Picking the right glove for you

When choosing a ball glove or mitt, it can turn into a bit of a daunting task. With all the information at hand, all the different sizes, the different brands and the vast array of colours, you can find yourself confused and uncertain. Don't worry, as we're here to help ease some of that uncertainty and turn it into excitement.

The following must be considered when buying a glove or mitt:

Type:

The two main types of gloves can be categorised in Baseball and Softball gloves. Baseball gloves are generally smaller and have a narrower pocket due to the ball being smaller. Softball gloves sport a deeper pocket and generally are bigger in nature due to the size of the ball.

Size:

Size preference goes hand in hand with what position you play. However, there are many different sizes, ranging from 9" - 15". Baseball gloves usually stick to 11" - 12.5" with Softball gloves ranging from 11.5" - 14".

Position:

Your position you play is one of the biggest factors to take into account when picking a glove or mitt. Let's break down the positions.

  • Catcher
    • Catchers make use of mitts, these are hard and very thickly padded gloves.
    • They don't allow for as much freedom of movement as general gloves, but this is due to the extra padding.
    • Catchers have a very round and thick padded mitt to deal with the sheer amount of plays/pitches they have to receive. 
    • The difference between a baseball and softball catcher's mitt is once again, the size. Mainly referring to the pocket.
  • First Base
    • First Base players also make use of mitts, however they have less padding than a catcher's mitt due to not having to receive every pitch.
    • First base mitts vary from 12" - 14".
    • First base mitts also have the extra padding because the majority of plays go to First Base during a regular match.
  • Pitcher
    • As a pitcher, your first priority must be getting a glove with a closed pocket.
    • This is so that the batter can't see what type of grip you have on the ball and thus predict the pitch you're about to throw
    • You'll also generally want a smaller glove in order to have quick reactions when a ball gets hit your direction.
    • A light glove is also essential for a pitcher to ensure your reactions stay quick throughout the game.
  • Infield
    • Infielders usually prefer a glove in the size range of 11" - 11.75" for Baseball, and 11.5" - 12" for Softball. 
    • These gloves usually feature a narrow close with either an I web or a modified trap design.
    • The I web closes thumb to forefinger and is designed to field and release the ball quickly.
    • The modified trap design closes thumb to ring finger, creating a deeper pocket, giving a bit more space to catch the ball.
  • Outfield
    • Outfielders usually prefer a glove ranging from 12" - 12.5" for Baseball, and 12.5" - 14" for Softball.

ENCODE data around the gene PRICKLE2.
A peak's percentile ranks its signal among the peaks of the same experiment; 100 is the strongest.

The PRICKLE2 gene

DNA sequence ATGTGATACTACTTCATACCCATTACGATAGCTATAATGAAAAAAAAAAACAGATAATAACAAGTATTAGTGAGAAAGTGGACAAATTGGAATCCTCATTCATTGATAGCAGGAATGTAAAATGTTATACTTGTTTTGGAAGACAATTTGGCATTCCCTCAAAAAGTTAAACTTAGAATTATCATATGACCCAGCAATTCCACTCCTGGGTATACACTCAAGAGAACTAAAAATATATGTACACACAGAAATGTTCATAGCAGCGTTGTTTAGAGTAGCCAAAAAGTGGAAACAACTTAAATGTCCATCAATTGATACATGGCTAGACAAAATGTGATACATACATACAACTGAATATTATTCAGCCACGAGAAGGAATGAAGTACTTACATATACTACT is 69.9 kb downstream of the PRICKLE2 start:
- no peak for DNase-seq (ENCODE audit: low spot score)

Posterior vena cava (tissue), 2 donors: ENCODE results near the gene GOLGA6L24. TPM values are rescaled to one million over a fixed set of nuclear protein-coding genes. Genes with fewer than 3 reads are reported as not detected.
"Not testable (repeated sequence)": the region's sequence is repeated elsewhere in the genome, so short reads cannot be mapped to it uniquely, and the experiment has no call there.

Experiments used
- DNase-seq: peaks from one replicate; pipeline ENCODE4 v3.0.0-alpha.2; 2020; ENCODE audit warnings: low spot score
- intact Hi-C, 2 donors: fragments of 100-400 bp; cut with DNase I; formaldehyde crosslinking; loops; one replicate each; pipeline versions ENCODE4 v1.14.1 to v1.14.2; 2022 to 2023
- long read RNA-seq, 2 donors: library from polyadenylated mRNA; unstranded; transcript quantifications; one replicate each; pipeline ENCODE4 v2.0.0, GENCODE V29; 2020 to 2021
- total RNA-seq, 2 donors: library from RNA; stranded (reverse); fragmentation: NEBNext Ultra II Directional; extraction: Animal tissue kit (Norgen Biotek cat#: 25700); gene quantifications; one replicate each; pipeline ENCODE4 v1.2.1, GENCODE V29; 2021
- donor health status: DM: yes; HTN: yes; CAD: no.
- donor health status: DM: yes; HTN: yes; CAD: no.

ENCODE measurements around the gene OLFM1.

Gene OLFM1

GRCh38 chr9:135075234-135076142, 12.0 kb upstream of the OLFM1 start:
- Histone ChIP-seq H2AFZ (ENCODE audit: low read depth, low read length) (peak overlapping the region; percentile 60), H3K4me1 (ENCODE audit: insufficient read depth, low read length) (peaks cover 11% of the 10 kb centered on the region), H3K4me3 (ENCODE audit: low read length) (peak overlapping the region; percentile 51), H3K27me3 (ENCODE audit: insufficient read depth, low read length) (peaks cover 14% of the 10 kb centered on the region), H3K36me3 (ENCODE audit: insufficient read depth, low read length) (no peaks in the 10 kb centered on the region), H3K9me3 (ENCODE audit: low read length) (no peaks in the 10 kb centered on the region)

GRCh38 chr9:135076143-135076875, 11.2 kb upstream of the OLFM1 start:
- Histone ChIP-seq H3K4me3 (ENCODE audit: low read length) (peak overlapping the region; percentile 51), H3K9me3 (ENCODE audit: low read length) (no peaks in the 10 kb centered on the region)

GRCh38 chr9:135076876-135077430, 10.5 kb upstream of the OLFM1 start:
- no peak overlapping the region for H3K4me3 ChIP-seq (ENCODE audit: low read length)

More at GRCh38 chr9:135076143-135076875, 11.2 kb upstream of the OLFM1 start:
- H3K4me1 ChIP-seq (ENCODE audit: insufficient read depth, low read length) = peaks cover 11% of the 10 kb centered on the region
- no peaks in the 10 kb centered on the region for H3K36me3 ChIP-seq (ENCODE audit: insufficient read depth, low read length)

• An H web is one of the clear cut favourites in the outfield due to it's wide pocket, creating the maximum catching area. 
    • The H web also allows the fielder to look "through" the glove when fielding a ball that's directly in the sunlight. 

Material

The type of player or level of player will dictate what type of material you'll be looking at for your glove or mitt.

If you're a young ball player just starting out, a full leather glove wouldn't be your best option as they're rather pricey. In this case a cheaper canvas or PU alternative would work out best as it wouldn't be so much money out your pocket when you outgrow the glove.

However if you're a High School heading to Senior League player, you will definitely need to set your sights on a full leather glove. Leather has a far greater durability to it's canvas or PU counterparts. If looked after properly it could last you a lifetime. (Ask Riaan how he managed to braai his Wilson glove back in the day, when you make a stop by our shop)

Break In

Once you've found the glove that fits you like a glove. (Excuse the pun) It's time to start the wonderful process of breaking it in.

The break in process is often long and daunting, but the end result is 150% worth it!

The best way to break in a new glove is to wear it, use it, and play with it. This allows the leather to form to your hand as you open and close it to field a ball. 

Glove oil or glove butter can both be used to soften the leather while you're busy breaking it in. This gives the the glove more flexibility. (Be careful as glove oil and butter could possibly change the colour of the leather)

When your glove is not in use, ensure that you put a ball in the pocket and wrap it with either a glove wrap or any type of elastic that won't damage the leather. This keeps the preferred shape of your pocket at all times and ensures your glove is always ready to play!

NB!

NEVER Microwave your glove as this removes all the moisture from the leather and laces, drying out your entire glove causing it to become hard and brittle. 

NEVER Drive over your glove with a car trying to speed up the break in process.